“I now have probably ten times as much water as I ever did. There’s always cold water in the fridge, and now on hot days on the farm I always take water, but before it used to be juice. So it’s little changes.

“I’ve lost 13 kilos, it’s still not quite enough but it’s a pretty good start. I feel good. Everyone comments to me how good I’m looking.”

Initial recovery

Pete struggled to get his head around the idea he’d had a heart attack, and to follow medical advice to rest up for two weeks. His father and brother picked up his workload on the farm while he recovered.

“I was very tired for the first three or four days – obviously I’d had a big event in my life – but after that I was fine.

“Those first few days I didn’t even tell people about my heart attack, I was so embarrassed. But then I was like, ‘Nah, it’s just one of those things.’ And then I started hearing about athletes having heart attacks.

“I probably could have gone back to work that next week but I followed the advice and just recovered. I was bored. Because I’m a keen farmer, I closed the curtains every day so I didn’t look out because we were just starting to lamb and I didn’t want to look out on it.”

Once Pete was back on his feet, the lambing season made it hard to get to cardiac rehabilitation classes in the middle of the day but he says he picked up some good tips from the classes he got to.

“If I had any of the symptoms again, I would ring the ambulance. I wouldn’t hesitate. Speaking to everybody else in these classes, we need to start calling the ambulance. Too many people are too casual about their health.”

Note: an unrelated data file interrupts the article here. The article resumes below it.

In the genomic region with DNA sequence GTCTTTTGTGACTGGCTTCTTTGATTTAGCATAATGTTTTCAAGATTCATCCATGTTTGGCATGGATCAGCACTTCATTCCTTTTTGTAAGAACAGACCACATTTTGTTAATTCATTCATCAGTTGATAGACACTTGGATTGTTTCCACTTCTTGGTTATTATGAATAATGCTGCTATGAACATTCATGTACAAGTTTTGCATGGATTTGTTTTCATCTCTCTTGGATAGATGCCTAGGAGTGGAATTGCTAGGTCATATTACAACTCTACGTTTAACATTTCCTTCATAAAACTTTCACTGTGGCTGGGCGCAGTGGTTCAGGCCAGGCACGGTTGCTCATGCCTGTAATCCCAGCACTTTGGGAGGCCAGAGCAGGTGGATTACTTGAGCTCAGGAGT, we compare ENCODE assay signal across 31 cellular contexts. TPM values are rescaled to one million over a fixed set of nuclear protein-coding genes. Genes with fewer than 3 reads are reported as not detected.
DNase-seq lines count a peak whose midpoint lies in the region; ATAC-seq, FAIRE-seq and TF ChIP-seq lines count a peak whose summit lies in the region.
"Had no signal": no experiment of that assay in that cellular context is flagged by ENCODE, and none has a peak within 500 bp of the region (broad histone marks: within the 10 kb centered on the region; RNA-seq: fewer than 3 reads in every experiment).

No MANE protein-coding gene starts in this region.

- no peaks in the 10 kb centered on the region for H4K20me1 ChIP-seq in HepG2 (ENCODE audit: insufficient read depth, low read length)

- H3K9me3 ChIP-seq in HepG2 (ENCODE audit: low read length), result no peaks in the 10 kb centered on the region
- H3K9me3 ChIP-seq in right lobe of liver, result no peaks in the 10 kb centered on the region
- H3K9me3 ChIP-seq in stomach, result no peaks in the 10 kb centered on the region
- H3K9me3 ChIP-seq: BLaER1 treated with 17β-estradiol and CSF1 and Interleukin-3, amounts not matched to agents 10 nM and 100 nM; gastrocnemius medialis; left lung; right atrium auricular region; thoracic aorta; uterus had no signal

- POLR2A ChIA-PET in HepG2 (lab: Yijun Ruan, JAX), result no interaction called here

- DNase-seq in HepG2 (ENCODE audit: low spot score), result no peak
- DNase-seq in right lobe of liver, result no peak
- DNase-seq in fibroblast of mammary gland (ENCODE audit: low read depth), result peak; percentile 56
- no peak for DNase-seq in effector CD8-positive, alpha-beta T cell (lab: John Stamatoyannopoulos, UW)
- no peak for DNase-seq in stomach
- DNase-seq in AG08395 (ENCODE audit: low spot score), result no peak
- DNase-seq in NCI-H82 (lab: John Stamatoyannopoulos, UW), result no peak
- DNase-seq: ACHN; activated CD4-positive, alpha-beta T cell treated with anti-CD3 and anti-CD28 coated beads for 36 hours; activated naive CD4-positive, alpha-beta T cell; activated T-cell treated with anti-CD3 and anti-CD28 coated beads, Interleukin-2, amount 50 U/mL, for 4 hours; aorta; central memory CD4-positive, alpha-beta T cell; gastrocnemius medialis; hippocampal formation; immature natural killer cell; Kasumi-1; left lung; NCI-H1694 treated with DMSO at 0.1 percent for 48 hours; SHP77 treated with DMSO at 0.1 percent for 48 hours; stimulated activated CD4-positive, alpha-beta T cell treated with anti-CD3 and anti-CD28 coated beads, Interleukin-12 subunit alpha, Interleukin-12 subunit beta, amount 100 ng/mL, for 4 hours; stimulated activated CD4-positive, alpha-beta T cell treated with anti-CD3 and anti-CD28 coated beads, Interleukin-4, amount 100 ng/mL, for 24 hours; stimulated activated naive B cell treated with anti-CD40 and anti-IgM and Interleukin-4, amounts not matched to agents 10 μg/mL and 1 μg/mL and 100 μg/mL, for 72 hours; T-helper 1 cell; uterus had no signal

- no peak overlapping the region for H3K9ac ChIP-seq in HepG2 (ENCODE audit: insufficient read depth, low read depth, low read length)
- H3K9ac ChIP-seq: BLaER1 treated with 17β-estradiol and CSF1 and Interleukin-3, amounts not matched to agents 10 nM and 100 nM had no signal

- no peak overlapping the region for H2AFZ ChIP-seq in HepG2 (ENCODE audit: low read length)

Playing rugby for stress relief

After years focused solely on the farm, Pete has re-joined his senior rugby club.

“I think as a farmer we don’t get off the farm enough. That’s what happened the year of my heart attack, I didn’t even go and watch any rugby or anything, I just worked and look what happened to me.

“I always was active but a few months ago I decided to put my rugby boots back on again. I’m playing Division 1 rugby for my club and I’ve just done my 150th game for them this year. So that’s even more special to say, because I never thought I’d ever get to that after the heart attack but then I did. A lot of people haven’t even played 100 games for their senior club.

“Stress is such a big thing, you’re doing long hours and I suppose town people don’t realise the hours we do. We don’t knock off on Friday at 5 o’clock. Some weekdays I’m out there until 8 o’clock at night.

“As a good farmer you want to produce the best stock you can and when things are going against you – weather, feed – you’re just battling. And if you’re not going out – when I’m playing rugby, I’m not thinking about the farm for four or five hours.”

13 months after his heart attack

Looking back on the last year, Pete knows he’s lucky to have recovered so well.

“My wife and kids were worried at the start, but I think because I recovered so fast, that helped. I did everything the doctors said to, and my message is that 13 months on you still can have a life. I’m actually about to join up with a gym next week because I want to lose a little bit more weight.

“I’ve always been full-on. There’s no point going half-assed now because I’ve had a heart attack – I’m fine. Just have to watch myself. If you think your body’s not right get it checked out.”

 

Shared December 2017

Please note: the views and opinions of the storyteller and related comments may not necessarily reflect those of the Heart Foundation NZ.